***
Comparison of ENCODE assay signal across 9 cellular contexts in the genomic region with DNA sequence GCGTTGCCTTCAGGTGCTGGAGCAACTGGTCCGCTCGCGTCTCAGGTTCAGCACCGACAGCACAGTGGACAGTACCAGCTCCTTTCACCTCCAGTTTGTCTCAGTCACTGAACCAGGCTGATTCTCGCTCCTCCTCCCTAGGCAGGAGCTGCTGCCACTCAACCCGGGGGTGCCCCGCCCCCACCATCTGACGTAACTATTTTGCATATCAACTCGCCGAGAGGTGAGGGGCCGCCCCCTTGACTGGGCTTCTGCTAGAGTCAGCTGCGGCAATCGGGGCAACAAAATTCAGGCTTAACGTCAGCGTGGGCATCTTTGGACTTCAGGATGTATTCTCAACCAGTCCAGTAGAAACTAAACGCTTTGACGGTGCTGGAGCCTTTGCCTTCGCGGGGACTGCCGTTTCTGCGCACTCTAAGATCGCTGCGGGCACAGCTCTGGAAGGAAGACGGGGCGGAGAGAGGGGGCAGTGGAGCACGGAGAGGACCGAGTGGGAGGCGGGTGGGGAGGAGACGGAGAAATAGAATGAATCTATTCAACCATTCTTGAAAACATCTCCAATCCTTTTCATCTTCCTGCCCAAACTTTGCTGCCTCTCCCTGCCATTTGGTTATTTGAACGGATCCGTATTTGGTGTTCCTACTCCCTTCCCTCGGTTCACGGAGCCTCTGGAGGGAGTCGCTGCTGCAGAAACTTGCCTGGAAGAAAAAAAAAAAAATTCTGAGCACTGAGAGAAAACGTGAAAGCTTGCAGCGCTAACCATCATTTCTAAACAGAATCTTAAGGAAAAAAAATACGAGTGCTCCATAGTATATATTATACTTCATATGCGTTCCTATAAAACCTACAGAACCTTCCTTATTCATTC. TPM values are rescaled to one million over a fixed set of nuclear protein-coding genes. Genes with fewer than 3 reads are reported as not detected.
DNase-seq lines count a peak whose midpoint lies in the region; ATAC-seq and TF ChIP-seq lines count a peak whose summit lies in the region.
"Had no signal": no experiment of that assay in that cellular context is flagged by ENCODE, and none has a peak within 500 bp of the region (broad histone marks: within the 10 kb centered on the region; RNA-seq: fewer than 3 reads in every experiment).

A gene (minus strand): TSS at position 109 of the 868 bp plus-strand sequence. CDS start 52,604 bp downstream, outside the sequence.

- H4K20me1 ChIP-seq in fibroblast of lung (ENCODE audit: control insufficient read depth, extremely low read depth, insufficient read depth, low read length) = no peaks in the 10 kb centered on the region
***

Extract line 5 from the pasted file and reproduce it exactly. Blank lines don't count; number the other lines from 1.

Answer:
- H4K20me1 ChIP-seq in fibroblast of lung (ENCODE audit: control insufficient read depth, extremely low read depth, insufficient read depth, low read length) = no peaks in the 10 kb centered on the region